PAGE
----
Shutdown over, Carney still wants loan plan for furloughed feds

DOVER — The federal government shutdown is over for the time being, but a new program providing low-interest loans to employees struggling financially will continue.

After a bill that would have authorized the state to guarantee loans for federal employees failed in the General Assembly on Wednesday, Gov. John Carney said Delaware will do so anyway.

Instead of guaranteeing the loans with taxpayer dollars the Delaware State Housing Authority will use revenue from its Homeownership Loan Program. Delawareans who work for the federal government can receive the lesser of $5,000 or one month’s net pay, with interest rates of 2.5 percent.

A total of $100,000 would be set aside by the state.

While M&T Bank will provide the loan, Delawareans are urged to work with West End Neighborhood House, which they can reach by calling 658-4171.

The nonprofit has 11 locations around the state and offers financial counselors to help federal workers struggling to make ends meet.

No credit check will be required, and the money will generally be available within 24 hours, according to West End Executive Director Paul Calistro.

Although President Trump announced Friday he would sign a spending plan to reopen the government until Feb. 15 while Democrats and Republicans try to find consensus on the president’s requested funding for a security wall along the southern border, Mr. Calistro said loans will still be available.

“Until people are back on their feet economically, we’re here to help,” he said.

The shutdown, the longest in U.S. history, hit day 35 Friday.

According to state officials, about 525 Delawareans employed by he federal government were furloughed or working without pay during the shutdown.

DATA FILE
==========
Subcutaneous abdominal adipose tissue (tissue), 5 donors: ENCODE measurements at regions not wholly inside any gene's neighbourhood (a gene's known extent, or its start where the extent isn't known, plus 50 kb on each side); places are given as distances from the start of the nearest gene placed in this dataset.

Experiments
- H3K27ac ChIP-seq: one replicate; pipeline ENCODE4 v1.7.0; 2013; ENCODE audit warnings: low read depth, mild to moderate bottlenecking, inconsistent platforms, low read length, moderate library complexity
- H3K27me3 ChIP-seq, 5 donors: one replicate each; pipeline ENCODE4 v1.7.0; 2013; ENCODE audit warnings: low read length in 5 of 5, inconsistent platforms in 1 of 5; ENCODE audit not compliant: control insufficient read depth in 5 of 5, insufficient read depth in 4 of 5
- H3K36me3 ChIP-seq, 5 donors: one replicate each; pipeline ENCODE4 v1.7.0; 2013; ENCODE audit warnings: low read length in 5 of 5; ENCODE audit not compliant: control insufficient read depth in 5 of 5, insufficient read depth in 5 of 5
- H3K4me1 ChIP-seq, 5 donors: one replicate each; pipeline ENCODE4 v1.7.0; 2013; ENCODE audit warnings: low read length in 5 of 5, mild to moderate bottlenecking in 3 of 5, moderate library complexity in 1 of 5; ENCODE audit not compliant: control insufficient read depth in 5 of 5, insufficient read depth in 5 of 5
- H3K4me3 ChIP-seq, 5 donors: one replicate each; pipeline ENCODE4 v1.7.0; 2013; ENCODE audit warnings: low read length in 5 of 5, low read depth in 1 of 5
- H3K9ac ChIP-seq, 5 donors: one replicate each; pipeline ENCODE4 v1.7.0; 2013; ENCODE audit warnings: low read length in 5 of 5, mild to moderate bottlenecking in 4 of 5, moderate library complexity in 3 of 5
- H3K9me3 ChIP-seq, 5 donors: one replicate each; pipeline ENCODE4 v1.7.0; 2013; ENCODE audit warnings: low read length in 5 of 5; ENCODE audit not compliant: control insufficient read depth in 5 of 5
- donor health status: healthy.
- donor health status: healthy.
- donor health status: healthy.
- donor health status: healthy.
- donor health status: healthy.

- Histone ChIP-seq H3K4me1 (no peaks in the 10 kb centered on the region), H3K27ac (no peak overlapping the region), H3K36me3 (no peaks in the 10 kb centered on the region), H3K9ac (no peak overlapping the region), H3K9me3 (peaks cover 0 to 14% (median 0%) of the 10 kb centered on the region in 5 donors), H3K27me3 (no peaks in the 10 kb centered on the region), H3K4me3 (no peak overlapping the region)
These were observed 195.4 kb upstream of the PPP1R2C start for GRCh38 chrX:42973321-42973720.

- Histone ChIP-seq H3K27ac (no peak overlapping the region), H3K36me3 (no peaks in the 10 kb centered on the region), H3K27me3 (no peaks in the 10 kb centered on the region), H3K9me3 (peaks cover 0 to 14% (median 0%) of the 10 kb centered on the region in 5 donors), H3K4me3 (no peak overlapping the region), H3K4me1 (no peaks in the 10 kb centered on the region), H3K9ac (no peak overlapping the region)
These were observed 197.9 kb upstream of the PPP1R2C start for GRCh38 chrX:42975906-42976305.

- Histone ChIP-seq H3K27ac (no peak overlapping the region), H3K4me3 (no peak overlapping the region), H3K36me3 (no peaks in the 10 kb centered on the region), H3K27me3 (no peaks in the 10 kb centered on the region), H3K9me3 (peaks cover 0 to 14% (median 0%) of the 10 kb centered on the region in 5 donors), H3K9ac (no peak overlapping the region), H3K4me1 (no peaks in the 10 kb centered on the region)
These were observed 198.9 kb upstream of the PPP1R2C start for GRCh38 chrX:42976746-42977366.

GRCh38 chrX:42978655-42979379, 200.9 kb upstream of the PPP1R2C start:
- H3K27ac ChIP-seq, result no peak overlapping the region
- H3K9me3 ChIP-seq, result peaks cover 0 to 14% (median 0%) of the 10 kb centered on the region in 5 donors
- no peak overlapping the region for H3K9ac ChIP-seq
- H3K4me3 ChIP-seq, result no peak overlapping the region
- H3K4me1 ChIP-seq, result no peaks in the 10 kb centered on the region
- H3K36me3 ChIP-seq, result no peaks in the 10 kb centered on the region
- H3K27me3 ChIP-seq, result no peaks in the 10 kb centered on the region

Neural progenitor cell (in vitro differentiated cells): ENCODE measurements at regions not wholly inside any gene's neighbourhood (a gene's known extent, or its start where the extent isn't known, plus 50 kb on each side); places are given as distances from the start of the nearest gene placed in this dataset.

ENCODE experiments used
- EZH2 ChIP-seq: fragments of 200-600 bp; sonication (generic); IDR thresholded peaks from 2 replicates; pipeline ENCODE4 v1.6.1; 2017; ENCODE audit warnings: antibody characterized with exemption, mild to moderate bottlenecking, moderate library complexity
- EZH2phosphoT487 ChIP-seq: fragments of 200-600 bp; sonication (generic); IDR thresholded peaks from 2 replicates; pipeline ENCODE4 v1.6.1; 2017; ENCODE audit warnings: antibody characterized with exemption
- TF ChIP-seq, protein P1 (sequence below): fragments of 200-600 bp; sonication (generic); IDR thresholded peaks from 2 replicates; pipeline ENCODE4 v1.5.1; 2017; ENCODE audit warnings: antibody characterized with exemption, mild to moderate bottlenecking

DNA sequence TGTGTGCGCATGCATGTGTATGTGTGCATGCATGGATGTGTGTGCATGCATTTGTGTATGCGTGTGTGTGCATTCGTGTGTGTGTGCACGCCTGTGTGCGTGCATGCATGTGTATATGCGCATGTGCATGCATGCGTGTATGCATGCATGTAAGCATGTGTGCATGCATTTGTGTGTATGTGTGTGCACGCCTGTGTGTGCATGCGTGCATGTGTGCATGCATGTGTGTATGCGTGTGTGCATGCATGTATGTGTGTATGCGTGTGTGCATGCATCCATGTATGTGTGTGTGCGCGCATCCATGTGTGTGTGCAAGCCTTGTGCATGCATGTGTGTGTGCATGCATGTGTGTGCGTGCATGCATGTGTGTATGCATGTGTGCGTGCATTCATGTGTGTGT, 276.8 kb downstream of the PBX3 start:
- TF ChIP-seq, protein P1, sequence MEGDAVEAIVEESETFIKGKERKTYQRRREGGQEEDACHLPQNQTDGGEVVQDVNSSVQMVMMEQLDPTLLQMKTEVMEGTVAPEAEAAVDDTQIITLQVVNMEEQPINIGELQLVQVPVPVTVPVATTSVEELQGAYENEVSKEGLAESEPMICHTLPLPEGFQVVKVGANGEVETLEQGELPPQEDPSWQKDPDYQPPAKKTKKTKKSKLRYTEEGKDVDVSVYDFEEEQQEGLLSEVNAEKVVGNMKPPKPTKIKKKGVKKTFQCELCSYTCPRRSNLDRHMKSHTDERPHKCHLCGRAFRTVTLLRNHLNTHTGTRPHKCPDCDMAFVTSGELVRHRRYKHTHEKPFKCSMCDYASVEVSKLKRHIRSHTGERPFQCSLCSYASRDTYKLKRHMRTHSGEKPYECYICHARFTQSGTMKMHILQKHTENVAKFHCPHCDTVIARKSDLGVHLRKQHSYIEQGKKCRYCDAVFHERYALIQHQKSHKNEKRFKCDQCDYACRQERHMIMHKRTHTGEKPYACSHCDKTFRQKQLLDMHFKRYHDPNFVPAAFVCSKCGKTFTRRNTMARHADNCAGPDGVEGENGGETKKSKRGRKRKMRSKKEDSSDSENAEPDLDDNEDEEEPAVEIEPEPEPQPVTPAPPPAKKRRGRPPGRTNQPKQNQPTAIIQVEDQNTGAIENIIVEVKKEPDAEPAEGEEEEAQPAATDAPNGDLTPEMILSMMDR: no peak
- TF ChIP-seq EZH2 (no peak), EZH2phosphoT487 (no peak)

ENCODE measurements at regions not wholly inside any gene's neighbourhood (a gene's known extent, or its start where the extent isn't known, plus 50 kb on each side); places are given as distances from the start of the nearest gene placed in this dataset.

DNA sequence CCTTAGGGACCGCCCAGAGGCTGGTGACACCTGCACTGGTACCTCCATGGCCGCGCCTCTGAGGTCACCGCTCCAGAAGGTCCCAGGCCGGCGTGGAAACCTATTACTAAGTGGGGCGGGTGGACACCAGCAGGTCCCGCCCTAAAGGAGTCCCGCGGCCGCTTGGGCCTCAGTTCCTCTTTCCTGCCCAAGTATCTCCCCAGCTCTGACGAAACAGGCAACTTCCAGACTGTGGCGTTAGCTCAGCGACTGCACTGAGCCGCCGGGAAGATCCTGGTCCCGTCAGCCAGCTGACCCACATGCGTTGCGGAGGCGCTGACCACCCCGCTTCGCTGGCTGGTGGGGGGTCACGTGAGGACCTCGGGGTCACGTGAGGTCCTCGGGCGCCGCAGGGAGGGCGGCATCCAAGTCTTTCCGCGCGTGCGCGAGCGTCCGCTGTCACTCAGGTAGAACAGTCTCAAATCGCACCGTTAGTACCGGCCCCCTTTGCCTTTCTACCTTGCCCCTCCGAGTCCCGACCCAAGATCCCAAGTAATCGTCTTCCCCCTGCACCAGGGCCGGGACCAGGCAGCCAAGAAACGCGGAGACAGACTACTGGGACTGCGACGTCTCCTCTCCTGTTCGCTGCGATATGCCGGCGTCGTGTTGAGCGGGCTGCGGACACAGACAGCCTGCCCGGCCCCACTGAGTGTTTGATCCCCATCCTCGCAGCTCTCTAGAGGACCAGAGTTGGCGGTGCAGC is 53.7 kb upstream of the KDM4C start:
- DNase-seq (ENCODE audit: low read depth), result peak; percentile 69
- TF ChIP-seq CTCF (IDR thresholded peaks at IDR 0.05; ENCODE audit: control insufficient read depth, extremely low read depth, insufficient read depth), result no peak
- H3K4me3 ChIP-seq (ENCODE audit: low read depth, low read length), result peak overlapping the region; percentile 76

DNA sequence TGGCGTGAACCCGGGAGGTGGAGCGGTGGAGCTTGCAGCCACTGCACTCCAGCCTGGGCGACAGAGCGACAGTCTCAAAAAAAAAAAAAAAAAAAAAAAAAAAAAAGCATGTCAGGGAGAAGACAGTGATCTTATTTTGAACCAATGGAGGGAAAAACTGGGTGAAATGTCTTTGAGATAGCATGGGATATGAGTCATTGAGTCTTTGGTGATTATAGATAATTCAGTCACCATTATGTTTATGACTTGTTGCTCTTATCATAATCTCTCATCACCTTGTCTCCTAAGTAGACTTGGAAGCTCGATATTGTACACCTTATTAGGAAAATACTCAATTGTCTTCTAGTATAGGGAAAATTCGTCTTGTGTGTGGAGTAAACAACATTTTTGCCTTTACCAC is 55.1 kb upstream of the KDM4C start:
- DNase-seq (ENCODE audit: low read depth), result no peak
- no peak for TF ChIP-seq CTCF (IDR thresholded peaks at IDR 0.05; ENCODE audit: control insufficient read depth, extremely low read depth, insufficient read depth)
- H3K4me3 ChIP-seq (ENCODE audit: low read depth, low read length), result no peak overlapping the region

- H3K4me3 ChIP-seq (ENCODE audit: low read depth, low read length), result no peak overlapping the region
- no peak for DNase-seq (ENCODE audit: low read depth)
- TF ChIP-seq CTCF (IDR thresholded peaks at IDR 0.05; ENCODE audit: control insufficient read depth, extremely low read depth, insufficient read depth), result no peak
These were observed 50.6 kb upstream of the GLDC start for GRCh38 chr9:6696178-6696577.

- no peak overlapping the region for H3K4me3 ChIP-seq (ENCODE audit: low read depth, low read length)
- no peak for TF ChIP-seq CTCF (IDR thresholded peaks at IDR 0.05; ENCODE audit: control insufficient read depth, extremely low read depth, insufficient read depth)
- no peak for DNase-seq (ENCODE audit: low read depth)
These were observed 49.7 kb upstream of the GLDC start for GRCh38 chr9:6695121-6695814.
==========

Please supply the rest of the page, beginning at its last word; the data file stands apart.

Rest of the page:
“Federal workers in Delaware and across the country are going without pay during this shutdown through no fault of their own,” Gov. Carney said in a statement. “These workers have families who rely on their paychecks to pay their mortgages and other important bills. We ought to do what we can to help our neighbors as this shutdown continues.”

The Delaware House introduced and passed two bills aimed at helping federal workers Tuesday, with a measure that would set aside $80,000 for the state to guarantee loans with being approved unanimously.

However, the Senate rejected that same bill the next day. Although it received 15 votes, it had a three-fourths supermajority requirement because it would have effectively expended money to a corporation and so came one vote short of passage.

All six votes against came from Republicans, who argued it could eventually lead to the state guaranteeing loans for many other Delawareans in need. Members of the GOP objected to using taxpayer dollars and said the bills were being unnecessarily rushed.

The Senate took a brief recess to give Democrats another chance to try to sway at least one Republican, but the outcome of a second vote was no different. That left the bill all but dead.

Afterward, one sponsor blasted the GOP and called for private financial institutions to offer low-interest loans to federal employees anyway, as Dover Federal Credit Union is doing.

“My hope is they step up where the Senate Republicans failed, and I think part of the issue is whether or not we had an opportunity for an effective public-private partnership,” Sen. Bryan Townsend, a Newark Democrat, said.

“My understanding was part of the genesis of this specific framework was the private sector approaching the public sector and saying, ‘What can we do?’ This was the product of those discussions.

“For the public sector then to just bail in the way in which Senate Republicans just caused us to bail, it’s sad, it’s a disservice to these individuals, it’s a disservice to the idea of the public and private sector being able to work together and I certainly do hope then that the private sector steps up to fill that gap.”